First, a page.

Thursday, April 16, 2009

Pall-Pourri: Pain Acceptance; Quality

has a paper about 'acceptance of pain' in cancer patients. They define 'pain acceptance' as: "the acknowledgement of pain without directing all efforts toward controlling it and refocusing efforts toward living a fulfilling life in spite of chronic pain."

The study involves ~130 patients at a single Canadian cancer center (mean age 55; ~60% saying that their worst pain during the day was moderate-to-severe) who answered a whole bunch of questions about pain, quality of life, etc.

They were also administered a pain acceptance scale which looked at activity engagement and pain willingness: "Activity Engagement measures the degree to which people with pain participate in life activities despite pain, and Pain Willingness measures willingness to experience pain without controlling it."

A shockingly-difficult-to-interpret (at least for me, and at least in part related to an exuberance of acronyms related to all the different scales used) regression analysis was then done to see what predicted more or less pain acceptance. So much so that I will just let them summarize their findings in their own words:

This is the first study to show that greater acceptance of cancer pain is related to better psychological wellbeing. ...This study is also the first to show a relationship between parental status and acceptance of cancer pain. Specifically, parents with children at home reported lower willingness to experience pain than those without children. Acceptance of cancer pain was unrelated to pain duration, severity, and qualities, subjective social and relational factors, and age and gender. This study adds to our growing understanding of biopsychosocial factors in cancer pain and its impact and suggests that acceptance may play a role in patients’ adaptation to living with ongoing disease-related pain. We found that Activity Engagement was related to lower severity of depressive symptoms, and Pain Willingness was related to less pain catastrophizing.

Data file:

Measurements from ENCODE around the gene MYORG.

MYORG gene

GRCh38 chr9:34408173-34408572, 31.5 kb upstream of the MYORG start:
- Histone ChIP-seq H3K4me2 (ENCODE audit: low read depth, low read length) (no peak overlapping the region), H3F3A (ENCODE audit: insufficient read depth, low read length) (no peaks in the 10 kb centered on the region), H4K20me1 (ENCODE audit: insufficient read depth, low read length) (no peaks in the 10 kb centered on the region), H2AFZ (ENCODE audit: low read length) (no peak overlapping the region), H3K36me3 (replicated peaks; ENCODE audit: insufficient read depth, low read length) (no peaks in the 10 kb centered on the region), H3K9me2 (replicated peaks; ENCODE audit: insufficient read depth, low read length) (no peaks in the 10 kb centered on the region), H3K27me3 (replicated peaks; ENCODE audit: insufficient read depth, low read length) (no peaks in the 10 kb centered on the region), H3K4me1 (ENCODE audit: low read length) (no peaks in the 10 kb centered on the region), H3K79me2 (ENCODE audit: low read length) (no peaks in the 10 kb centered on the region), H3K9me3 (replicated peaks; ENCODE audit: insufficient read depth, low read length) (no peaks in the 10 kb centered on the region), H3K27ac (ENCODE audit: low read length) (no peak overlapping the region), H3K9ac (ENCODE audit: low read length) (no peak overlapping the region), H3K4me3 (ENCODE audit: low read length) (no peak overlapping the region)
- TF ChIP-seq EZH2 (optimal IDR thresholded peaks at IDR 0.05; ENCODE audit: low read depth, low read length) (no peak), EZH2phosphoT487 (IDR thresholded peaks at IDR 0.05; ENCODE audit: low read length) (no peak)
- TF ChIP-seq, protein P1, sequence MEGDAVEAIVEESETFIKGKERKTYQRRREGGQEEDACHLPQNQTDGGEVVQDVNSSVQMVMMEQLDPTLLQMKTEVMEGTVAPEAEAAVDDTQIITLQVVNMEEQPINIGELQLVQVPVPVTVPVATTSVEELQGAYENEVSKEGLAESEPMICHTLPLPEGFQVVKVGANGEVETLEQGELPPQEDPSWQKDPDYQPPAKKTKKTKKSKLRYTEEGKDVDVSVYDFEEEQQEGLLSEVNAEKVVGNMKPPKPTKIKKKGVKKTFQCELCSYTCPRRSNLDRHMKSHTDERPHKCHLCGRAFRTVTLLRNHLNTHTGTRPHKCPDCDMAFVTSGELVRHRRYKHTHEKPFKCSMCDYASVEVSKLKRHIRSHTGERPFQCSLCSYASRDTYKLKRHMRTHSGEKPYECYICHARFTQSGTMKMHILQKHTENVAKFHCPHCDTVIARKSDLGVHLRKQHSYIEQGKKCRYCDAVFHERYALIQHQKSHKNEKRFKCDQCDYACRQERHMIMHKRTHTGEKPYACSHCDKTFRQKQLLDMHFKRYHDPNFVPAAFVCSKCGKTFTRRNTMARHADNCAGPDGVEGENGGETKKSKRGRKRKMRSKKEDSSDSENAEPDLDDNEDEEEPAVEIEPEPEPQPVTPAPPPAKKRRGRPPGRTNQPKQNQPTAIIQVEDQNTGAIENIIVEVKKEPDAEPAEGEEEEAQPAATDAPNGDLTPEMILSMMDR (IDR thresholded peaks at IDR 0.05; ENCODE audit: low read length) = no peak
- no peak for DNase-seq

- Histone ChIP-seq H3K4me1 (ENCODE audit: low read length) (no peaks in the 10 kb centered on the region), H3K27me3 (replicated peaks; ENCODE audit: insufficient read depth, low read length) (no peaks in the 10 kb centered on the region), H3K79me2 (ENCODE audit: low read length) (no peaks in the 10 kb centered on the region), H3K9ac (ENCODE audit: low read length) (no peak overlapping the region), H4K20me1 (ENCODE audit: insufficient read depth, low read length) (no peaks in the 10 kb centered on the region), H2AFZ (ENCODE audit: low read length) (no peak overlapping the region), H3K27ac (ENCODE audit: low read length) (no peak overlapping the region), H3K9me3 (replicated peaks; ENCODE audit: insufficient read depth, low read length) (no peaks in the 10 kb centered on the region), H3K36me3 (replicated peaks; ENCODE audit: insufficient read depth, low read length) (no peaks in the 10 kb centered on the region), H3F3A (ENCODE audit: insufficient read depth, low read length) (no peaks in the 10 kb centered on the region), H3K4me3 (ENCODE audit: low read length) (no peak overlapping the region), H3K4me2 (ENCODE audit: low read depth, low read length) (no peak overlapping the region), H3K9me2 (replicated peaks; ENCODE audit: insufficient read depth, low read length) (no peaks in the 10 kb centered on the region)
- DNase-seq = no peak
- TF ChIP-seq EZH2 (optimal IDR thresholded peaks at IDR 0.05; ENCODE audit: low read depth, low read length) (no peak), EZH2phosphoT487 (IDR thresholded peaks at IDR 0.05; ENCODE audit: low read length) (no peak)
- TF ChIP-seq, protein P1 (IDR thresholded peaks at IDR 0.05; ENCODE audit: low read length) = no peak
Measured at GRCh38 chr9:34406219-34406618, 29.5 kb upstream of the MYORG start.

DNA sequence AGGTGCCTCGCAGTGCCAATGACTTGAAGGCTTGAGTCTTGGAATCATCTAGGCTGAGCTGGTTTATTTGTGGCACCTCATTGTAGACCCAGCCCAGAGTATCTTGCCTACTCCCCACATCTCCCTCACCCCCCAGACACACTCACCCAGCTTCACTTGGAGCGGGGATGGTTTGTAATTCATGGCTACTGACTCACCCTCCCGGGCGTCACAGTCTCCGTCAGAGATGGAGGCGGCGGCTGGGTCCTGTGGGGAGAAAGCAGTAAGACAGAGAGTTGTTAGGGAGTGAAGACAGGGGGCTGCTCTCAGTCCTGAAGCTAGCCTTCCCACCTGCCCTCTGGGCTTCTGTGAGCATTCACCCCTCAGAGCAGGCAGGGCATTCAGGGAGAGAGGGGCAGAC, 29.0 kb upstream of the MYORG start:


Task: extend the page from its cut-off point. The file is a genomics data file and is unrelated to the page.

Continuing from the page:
The finding that parents with kids at home had less 'willingness' was pretty solid and seems worth exploring. Regarding the other findings, I found myself asking why one couldn't conclude simply that people who were doing better (coping-wise) were doing better and they were simply measuring the same things (depressive symptoms as an index of activity engagement, catastrophizing as an index of willingness), as opposed to there being something unique/helpful about the idea of pain acceptance: particularly that pain acceptance didn't seem to have much to do with pain itself or function. For me, this is a good example of research which is tantalizing close to questions I grapple with as a clinician (What does it mean to be someone who copes well with their pain? Is that something 'real' and distinct from overall approaches to coping, psychiatric symptoms, or psychopathology? Is this a phenomenon which is amenable to clinical intervention separate from supportive counseling and good symptom control? etc.) but then disorients rather than clarifies....

JCO has a paper describing the development and initial validation (in a geographically restricted sample) of a tool to measure patient satisfaction with care in advanced cancer patients. The tool was developed to measure satisfaction/identify needs based on the following assumptions of what quality care means for advanced cancer patients:
[H]ealth care providers sensitively communicate with patients about their prognosis and promote shared decision making to the extent that patients want to be involved; patients are educated about what they can expect during treatment, what to monitor, and who they can turn to for help; patients are provided with their desired emotional support and symptom amelioration; patients are treated with respect; cancer treatment sessions support comfort, ensure privacy, and promote healing; and care is coordinated among health care providers.
As you can see there is a particular focus on communication - the tool asks numerous questions about how communication went - and notably the area which patients most consistently identified need for improvement (over half) was regarding communication (as opposed to, say, how things went in the chemo-room, etc.). The validation data (internal consistency, etc.) looked promising.

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